G.K. Chesterton (1874-1936) was a well-known essayist in Britain during the late 19th and early 20th centuries. He was a critic of eugenics, as well as a critic of many other issues. Chesterton’s essay, “What is Eugenics?,” is a much cited essay on the subject and merits reading.
Chesterton was criticised for anti-semitism, and his language in “What is Eugenics” will strike the modern reader as offensive. His essay is made available here as a primary historical source meriting critical study. Other editions are available. The text is online, too. Chesterton’s essay likely was the spark for Leonard Darwin to use the same title for his pro-eugenics popular book, What is Eugenics?, in 1928.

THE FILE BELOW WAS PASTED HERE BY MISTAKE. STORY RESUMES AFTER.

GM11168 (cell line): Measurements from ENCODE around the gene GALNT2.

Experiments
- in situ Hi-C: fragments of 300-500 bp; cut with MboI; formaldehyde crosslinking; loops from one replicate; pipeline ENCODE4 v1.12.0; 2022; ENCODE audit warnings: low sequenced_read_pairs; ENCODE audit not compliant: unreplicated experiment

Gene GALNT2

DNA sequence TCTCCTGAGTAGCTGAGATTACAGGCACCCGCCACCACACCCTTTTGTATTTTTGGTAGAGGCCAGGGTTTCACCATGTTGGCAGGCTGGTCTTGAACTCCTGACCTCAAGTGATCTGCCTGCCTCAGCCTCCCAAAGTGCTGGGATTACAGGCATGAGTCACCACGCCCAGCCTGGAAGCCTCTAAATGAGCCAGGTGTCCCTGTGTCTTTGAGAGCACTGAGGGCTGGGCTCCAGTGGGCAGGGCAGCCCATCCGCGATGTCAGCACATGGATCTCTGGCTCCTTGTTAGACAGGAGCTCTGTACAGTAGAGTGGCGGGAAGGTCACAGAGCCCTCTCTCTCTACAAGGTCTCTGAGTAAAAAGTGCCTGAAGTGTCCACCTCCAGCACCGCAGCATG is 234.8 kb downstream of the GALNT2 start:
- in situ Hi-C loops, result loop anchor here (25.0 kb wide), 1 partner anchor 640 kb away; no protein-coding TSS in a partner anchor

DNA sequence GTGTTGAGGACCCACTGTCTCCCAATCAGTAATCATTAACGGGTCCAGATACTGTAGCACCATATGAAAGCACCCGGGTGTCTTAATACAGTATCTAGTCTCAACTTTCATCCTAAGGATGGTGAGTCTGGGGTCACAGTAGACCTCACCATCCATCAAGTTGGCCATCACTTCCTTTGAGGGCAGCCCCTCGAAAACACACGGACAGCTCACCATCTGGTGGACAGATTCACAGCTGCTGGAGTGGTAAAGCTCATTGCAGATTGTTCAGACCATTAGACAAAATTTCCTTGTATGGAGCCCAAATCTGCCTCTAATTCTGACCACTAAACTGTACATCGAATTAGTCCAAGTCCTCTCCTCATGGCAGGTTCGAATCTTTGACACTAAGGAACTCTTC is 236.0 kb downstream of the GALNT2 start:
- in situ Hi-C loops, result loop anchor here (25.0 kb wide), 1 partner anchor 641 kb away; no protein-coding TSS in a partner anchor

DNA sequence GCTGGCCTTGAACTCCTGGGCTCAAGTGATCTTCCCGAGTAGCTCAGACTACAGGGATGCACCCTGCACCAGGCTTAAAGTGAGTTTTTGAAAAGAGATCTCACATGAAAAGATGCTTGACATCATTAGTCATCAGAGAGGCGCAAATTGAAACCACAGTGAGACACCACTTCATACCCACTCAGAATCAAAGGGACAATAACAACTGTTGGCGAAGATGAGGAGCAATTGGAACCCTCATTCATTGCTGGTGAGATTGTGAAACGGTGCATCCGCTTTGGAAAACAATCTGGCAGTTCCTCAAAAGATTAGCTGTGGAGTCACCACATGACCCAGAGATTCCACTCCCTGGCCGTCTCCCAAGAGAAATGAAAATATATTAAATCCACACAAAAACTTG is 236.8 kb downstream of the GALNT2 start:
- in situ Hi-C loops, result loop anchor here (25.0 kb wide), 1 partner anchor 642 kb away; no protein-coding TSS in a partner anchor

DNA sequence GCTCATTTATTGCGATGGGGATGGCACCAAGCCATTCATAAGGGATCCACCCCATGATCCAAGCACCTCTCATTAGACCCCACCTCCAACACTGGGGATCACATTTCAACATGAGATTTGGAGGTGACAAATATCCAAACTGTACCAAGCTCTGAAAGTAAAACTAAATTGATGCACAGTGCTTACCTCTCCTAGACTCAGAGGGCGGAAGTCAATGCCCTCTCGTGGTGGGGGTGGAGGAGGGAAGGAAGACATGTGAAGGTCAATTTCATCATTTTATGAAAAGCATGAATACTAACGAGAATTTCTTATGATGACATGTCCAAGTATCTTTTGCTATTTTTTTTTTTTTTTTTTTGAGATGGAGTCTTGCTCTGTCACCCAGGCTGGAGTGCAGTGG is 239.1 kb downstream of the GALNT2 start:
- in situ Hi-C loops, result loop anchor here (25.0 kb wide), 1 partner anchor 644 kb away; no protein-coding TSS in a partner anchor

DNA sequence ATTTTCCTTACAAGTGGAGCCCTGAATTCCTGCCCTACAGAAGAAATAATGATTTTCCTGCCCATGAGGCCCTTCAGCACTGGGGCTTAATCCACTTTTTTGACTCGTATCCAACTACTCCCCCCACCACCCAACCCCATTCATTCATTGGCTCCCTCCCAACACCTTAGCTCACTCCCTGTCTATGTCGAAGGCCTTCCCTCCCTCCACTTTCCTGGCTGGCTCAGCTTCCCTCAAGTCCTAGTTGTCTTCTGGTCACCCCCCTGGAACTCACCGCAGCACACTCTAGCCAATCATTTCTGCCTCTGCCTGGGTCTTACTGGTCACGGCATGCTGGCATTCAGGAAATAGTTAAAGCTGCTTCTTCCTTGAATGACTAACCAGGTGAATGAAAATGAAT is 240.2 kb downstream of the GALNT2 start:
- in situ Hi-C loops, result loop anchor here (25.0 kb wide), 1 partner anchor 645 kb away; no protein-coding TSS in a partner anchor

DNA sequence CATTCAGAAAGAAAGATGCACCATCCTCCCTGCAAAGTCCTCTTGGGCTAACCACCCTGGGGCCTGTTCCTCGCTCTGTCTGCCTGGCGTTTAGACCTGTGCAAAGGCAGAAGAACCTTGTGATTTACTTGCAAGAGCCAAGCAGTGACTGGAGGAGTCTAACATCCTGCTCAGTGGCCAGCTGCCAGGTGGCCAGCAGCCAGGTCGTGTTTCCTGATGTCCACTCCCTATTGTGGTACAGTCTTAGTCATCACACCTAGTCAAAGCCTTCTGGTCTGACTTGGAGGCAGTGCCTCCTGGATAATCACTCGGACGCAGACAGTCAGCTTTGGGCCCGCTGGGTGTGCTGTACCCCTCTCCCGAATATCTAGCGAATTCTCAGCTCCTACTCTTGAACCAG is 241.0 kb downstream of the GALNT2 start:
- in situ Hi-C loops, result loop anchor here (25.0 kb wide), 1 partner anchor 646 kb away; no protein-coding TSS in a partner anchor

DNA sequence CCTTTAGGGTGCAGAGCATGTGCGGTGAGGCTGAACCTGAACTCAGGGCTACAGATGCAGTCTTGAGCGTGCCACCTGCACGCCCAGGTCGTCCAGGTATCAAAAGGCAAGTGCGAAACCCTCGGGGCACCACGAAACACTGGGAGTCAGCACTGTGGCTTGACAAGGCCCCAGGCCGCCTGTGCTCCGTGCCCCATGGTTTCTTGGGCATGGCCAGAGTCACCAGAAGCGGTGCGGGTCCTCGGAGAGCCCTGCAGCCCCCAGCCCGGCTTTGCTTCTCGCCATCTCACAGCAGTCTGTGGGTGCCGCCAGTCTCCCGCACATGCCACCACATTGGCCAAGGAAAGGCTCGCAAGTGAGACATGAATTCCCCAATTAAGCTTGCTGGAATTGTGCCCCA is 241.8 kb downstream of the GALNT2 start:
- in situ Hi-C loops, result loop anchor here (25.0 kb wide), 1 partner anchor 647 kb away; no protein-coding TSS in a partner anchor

This particular copy shows the signed of close reading. Marginalia comments are by an unknown contemporary hand who had a clear antipathy for Chesterton’s views.
Source: Chesterton, Gilbert Keith. 1922. What Is Eugenics? in Chesterton, Gilbert Keith (ed.). Eugenics and Other Evils. London, Cassell and Company: pp. 3-11.